Tutorial Call Instruction Hooking

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Dank Tier VIP
Jul 15, 2018

Something that people haven't realised about the Coronavirus is the health scare has driven down the cost of hookers and cocaine massively (seriously). If you've ever wanted to try to try hookers and blow now is a really good time to get your feet wet. But sadly in this tutorial we're going to be looking at something not nearly as cool call instruction hooking.

So generally what people will do when hooking for the first time is use something called a mid function hook and a trampoline. So for example say we have our function that we want hook and it looks something like this:


Pretty straight forward it's a x64 program adjusting the value of an int32 value (the entity health). So the instruction we're interested in is the sub eax instruction. Because typically dying with cheats enabled is considered poor form to most game hackers.

In a mid function hook we'd overwrite part of the function like this:


Then in our hook function / trampoline we'd restore the bytes that we overwrote and/or modify the entity health.

So something like this:

inc eax, dword [var_ch]
The problem is this method can be messy. I'm not exactly sure why this method gets passed around more than a $4 hooker in Bangkok but its definitely not something you want to be doing unless you're damn sure you specifically need it.

The better way:

Call Instruction Hooking

Much like how hooking noobs will drive around looking for tang hooking pros know they should use an agency. While hooking noobs will use midfunction hooks, hooking pros know that it's the right tool for the job. Sometimes simplicity and elegance works out better. My general rule when editing programs is modifying as few bytes as possible, in fact it's a bit of a game to me. What's the fewest number of bytes I can change to get the desired effect.

What we're talking about is modifying the CALL instruction some advantages of this method are:
  1. No requirement for trampoline.
  2. No requirement for additional bytes.
  3. Hooking under specific circumstances.
I used this type of hook for my Timb3rium Wars project if you're interested in a practical example.

How to do it:

So using our previous Entity TakeDamage function, we go back in the disassembly and find the location where it gets called from:


So at offset 0x0001168 we see our call instruction E8 25 00 00 00.

So the calculation for modifying a call instruction is as follows:

The function we want to call - (Current Instruction Address) - 5.

So using our example:

Hook_TakeDamage (0x00001179) - (0x00001168) - 5 = C

Why subtract 5? Because that's the instruction length of the call instruction: E8 25 00 00 00 (5 bytes).

We can check this by editing 0x25 to 0x0C and seeing if it now points to the correct address:


And this is what our hook function looks like:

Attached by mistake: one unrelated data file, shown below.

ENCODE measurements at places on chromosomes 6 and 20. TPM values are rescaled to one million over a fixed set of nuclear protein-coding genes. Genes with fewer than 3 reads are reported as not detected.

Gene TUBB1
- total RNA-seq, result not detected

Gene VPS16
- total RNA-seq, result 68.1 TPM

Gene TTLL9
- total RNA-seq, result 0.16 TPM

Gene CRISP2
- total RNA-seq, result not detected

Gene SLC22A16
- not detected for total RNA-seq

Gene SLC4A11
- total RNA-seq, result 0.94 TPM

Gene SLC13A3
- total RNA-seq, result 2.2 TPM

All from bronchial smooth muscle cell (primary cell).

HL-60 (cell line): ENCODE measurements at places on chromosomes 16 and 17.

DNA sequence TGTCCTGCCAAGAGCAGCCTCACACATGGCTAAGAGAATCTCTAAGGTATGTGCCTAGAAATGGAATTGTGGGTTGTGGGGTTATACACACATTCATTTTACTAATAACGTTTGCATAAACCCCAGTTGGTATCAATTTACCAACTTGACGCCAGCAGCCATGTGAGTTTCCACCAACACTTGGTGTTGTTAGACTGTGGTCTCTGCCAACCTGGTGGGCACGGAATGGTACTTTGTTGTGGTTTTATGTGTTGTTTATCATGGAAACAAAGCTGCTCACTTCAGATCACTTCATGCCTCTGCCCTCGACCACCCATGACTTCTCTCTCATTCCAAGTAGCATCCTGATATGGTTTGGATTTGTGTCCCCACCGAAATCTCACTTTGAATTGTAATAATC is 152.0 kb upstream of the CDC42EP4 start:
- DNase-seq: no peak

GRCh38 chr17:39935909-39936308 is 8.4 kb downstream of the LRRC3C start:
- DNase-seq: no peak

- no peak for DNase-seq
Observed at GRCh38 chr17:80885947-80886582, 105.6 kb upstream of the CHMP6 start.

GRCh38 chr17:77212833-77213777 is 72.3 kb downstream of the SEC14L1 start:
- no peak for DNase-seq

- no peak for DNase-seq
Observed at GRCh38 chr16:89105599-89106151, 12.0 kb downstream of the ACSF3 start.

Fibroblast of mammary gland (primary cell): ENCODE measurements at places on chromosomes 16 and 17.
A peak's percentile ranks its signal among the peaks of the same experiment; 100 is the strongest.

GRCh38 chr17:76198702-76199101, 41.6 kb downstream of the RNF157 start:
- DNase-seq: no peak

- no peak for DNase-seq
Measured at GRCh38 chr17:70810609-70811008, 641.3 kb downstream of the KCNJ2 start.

We're just calling the original function from inside our hook.

If you're playing at home you'll recall we only patched a single byte to install our hook. Simple, clean and effective.
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No hack no life
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Oct 31, 2013
Oh boy seems @timb3r is now offering same day delivery on tutorials <3

Thanks for your tutorial. I still do have a couple of questions though:

1. Did you compile this bitch AMD64? Since all these calls seem to be AMD64 __fastcalls?
2. Our hook function has this additional void* argument to pass "thispointer" right?
3. Since we are using an actual function signature and no declspec (naked) crap I assume I can just define it in source like so?
void Hook_TakeDamage(void* arg1, int arg2)


    int damage = arg2;

    damage /= 2;

    //Do what I want
    //but pray that my code doesnt fuk up imporant regisers such as RDI????


4. How do I ensure that my c++ code doesnt fuck up other registers that originalTakeDamage() might expect to hold a certain value? Especially since I can't just inline asm pushfd -> popfd in VS for x64 projects.
5. Can you add the full source of this project? I know you linked Timb3erium wars as an example but would be cool to have the exact corresponding project.

My attempt to do the hooking would have been to jmp to a trampoline using shellcode
JMP [RIP+0] aka <--- 0xff 0xeb 0x88 0x77 0x66 0x55 0x44 0x33 0x22 0x11
in the trampoline pushing all registers in a fixed order (and adjust rsp) then calling my

void __fastcall hookedFunc(struct x64Registers* regs)


    //Do whatever I want

    int damage = regs->esi;

   //can only write to pointers since every register gets restored after

Then popping all the registers registers before doing a JMP [RIP+0] back to the original function. All but definition of hookedFunc in shellcode.
Is there any reason that wouldnt work besides the cancer of setting the shellcode stub up once?

I do that for void __fastcall hookedFunc(struct x86Registers* regs) but there ofc I dont need shellcode

edit: also am I stupid or will this method require my hooked function to be within +- 2gb of address of original call? (RIP + 4byte relativ offset)
I thought the whole problem with x64 is that you want to be able to hook an 8byte offset. Why don't I used regular x86 detour 0xe8 JMP for x64 hooking?
What if my .dlls functions are not within 2gb of orgininal function or if I use the JMP method and VirtualAlloc gives me a page that is too far away?
Last edited:


I'm not your friend
Jan 21, 2014
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